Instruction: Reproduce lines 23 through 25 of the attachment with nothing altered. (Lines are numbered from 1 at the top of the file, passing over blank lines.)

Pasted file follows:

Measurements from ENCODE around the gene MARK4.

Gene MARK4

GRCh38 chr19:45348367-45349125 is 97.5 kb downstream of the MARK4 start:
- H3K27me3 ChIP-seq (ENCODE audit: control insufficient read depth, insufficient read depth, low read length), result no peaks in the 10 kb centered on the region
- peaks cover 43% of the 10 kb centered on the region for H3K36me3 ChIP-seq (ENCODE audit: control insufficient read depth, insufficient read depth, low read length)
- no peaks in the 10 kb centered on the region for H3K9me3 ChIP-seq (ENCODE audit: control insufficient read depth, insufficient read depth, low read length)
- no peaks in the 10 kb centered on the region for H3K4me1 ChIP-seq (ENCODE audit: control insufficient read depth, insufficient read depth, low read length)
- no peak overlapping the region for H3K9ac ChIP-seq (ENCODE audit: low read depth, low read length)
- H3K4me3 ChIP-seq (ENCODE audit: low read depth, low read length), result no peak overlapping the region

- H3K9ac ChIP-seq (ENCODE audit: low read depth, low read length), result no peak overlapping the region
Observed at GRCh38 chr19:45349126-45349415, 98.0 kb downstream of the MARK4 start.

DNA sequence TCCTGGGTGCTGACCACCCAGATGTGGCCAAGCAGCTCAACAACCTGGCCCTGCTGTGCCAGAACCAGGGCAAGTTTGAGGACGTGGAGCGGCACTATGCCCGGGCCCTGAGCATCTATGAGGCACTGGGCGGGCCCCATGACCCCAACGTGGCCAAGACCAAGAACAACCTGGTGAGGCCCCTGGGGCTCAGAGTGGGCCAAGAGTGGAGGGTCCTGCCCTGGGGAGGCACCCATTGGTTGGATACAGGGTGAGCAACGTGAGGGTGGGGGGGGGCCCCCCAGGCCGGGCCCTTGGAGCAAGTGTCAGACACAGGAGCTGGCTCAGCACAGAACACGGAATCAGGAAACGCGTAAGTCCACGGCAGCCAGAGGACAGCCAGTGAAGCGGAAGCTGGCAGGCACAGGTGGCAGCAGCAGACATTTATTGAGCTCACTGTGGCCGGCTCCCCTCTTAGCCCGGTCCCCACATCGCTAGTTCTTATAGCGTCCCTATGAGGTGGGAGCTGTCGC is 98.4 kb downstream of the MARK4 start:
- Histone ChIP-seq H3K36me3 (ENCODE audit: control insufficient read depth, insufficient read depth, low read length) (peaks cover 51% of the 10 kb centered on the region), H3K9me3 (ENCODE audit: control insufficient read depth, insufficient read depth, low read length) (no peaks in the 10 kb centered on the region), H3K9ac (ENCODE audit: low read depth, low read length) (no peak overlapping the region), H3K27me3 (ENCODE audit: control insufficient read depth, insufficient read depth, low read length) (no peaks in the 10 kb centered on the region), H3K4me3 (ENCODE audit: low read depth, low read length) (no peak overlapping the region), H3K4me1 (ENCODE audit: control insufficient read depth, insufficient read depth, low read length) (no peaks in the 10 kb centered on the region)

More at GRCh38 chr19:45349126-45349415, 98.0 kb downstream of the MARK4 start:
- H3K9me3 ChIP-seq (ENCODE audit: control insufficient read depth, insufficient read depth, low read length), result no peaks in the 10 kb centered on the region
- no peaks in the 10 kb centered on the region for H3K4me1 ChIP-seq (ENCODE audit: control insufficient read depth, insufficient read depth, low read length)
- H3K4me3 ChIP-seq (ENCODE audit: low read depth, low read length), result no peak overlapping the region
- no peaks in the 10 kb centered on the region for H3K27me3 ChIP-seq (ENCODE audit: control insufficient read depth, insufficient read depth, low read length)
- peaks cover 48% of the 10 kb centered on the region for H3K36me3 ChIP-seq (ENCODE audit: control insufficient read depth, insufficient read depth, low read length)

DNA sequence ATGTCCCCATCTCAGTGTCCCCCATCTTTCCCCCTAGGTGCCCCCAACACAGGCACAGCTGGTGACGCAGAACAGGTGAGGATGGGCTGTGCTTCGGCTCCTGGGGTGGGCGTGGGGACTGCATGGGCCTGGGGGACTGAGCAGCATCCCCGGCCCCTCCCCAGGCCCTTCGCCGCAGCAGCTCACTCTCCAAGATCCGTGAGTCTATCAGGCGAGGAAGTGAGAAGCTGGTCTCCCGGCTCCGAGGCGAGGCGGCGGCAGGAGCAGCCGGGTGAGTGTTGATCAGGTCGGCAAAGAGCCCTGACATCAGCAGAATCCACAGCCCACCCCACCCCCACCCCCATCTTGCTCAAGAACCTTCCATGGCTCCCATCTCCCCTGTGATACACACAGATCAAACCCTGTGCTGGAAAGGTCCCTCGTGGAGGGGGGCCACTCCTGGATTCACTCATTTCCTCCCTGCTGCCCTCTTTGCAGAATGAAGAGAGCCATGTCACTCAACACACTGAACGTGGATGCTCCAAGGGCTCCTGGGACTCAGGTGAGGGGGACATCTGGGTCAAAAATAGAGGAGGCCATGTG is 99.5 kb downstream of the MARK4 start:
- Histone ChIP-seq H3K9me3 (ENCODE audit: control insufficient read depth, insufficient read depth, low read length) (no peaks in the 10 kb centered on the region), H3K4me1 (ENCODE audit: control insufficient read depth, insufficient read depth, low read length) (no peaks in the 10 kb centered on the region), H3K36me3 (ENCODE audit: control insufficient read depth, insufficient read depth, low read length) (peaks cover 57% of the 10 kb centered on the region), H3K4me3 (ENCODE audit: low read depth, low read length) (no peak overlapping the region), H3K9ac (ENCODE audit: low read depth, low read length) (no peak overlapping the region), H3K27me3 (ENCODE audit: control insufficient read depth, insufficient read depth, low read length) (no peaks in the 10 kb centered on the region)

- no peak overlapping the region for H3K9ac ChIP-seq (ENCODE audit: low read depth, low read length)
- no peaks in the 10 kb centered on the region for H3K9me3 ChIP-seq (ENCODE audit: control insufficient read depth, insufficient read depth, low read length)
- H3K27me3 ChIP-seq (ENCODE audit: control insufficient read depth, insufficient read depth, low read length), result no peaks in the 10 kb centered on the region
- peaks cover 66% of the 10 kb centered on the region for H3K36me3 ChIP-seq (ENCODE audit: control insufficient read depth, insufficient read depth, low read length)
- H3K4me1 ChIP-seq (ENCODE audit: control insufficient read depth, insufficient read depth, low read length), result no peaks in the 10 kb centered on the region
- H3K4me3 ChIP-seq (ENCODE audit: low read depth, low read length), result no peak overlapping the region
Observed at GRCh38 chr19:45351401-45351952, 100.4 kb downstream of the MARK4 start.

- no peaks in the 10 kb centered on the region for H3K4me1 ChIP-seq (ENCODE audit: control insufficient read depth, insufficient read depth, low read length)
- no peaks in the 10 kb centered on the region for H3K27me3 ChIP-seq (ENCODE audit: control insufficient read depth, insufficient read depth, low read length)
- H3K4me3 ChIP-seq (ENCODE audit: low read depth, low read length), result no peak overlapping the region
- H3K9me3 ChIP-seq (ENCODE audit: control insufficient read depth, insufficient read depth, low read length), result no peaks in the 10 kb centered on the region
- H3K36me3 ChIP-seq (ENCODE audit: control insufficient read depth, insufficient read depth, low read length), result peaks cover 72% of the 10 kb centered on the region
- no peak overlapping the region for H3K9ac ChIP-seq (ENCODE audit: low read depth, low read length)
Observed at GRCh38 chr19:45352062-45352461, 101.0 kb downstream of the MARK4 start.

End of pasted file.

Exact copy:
- no peaks in the 10 kb centered on the region for H3K9me3 ChIP-seq (ENCODE audit: control insufficient read depth, insufficient read depth, low read length)
- H3K27me3 ChIP-seq (ENCODE audit: control insufficient read depth, insufficient read depth, low read length), result no peaks in the 10 kb centered on the region
- peaks cover 66% of the 10 kb centered on the region for H3K36me3 ChIP-seq (ENCODE audit: control insufficient read depth, insufficient read depth, low read length)